Wednesday, February 26, 2014
Monday, February 24, 2014
I have a long history of sucking at making popcorn on the stove. In college, my roommate Maggie and I could have contests involving the number of kernels left at the bottom of the bowl. If your batch had less than 6, you got a free beer. If you had zero kernels left, I think you got a six-pack. I'm not sure I ever finished paying off all the beer I owed her.
In grad school, my roommate Rachel and I would make popcorn and watch Sex and the City ... and study. Cause we were lame. But I still wasn't all that good at it.
Cue Pinterest. Oh, Pinterest. You never really failed me ... until now. Even pinterest couldn't fix my popcorn predicament.
And then I sort of solved it by accident.
Here we go. Forgive the lack of measurements ... I tend to wing it in the kitchen.
In a 1-1/2 qt sauce pan, pour enough oil to just cover the bottom. Throw in about 10 popcorn kernels. Cover and shake a few times so kernels are coated with oil. Place over medium heat and walk away for a minute. I mean, don't leave the house with the stove on, but you can do dishes or something. This part is going to take a few minutes. Ever minute or so go back and shake the kernels around. You'll notice that they'll start to turn golden. When they start to pop, keep shaking the pan above the heat so they don't burn. Once they all pop (you'll know because you won't hear any "clinking" in the pan from the kernels), dump them into a bowl. Put another layer of oil down and throw another handful of kernels in (about a Tbsp), and shake a few times until coated. Because the pan is already the right temperature, the oil will heat quickly and the kernels will pop fast! As soon as they start to pop, keep shaking until all popped. Repeat until you have as much popcorn as you want.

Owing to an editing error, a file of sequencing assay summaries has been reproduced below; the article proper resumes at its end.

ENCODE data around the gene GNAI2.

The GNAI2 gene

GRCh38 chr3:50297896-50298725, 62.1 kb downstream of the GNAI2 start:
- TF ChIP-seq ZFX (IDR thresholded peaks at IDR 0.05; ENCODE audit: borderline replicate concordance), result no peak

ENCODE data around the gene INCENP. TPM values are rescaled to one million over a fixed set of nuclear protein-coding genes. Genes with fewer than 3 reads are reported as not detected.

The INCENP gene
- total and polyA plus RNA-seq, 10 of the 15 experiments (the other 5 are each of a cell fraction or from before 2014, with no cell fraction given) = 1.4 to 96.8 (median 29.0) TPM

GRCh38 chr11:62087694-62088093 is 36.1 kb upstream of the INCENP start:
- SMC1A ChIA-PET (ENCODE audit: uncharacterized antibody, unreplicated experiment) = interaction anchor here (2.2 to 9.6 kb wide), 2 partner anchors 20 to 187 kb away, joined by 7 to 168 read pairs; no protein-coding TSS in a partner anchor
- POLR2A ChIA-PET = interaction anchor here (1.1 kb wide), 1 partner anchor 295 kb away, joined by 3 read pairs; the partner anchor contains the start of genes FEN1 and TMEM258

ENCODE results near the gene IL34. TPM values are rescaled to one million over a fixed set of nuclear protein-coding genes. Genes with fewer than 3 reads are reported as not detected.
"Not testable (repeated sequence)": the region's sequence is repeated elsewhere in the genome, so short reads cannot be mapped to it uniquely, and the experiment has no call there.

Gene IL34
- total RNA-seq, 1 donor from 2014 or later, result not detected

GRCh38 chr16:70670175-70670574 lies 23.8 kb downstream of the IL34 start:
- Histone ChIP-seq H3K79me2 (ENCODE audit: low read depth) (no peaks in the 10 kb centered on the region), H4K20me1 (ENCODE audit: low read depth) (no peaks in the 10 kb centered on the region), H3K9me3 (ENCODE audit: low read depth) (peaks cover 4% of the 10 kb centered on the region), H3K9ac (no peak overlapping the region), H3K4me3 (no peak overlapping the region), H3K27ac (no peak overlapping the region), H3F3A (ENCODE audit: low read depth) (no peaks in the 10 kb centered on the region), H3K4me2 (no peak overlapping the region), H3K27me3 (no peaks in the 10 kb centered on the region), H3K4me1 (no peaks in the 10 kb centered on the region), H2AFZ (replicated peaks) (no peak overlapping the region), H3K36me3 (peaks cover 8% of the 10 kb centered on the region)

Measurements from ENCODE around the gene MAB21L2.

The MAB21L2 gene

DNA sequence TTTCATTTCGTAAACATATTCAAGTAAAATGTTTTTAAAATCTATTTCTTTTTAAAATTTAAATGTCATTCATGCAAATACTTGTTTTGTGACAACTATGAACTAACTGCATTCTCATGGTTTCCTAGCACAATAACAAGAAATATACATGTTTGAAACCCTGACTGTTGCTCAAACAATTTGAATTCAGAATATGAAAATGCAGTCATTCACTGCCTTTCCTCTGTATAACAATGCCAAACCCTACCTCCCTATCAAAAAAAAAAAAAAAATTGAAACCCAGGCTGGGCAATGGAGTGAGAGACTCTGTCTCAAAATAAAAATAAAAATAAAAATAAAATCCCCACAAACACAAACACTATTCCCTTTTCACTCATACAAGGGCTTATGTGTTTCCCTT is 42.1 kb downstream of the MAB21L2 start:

Why this works: I used to put in as many kernels as the amount of popcorn I wanted. This didn't work because there were too many kernels, they would get stuck in the middle of the popped popcorn and not pop. Doing it in small batches means all the kernels get oil and touch the bottom of the pan, so they'll all get hot enough to pop. Also, when there are only a few kernels, you'll hear when it's done and won't keep the pan on the stove too long (which prevents burning).
Thursday, February 13, 2014
(Cross-Posted to my birthy blog, Crafted Birth)
When I was in high school I had a wonderful Anatomy teacher named Mr. Annand. He was famous for a strict no-swearing rule in his classroom (punishment was 10 push-ups), his Friday Talks (where he lectured us on smart choices like abstinence ("not until you're married and financially stable") and not drinking ("when you're TWENTY-ONE"), and the infamous STD slideshow ("This ... is a penis. This is a penis with herpes. Any questions?"). But more than that, he was an awesome teacher with a wonderful ability to make the material fun. Interpretive dances about Mitosis and Meiosis, 3D models of DNA, and my personal favorite, Jeopardy Review games before big tests (and there was always a Potpourri Trivia category about movies).
During my CBI training, I wrote up a fun activity to review class material and get students to relax and have fun. Thanks to Mr. Annand, I have a very good idea of how to run a Jeopardy class activity.
Of course we need a good title.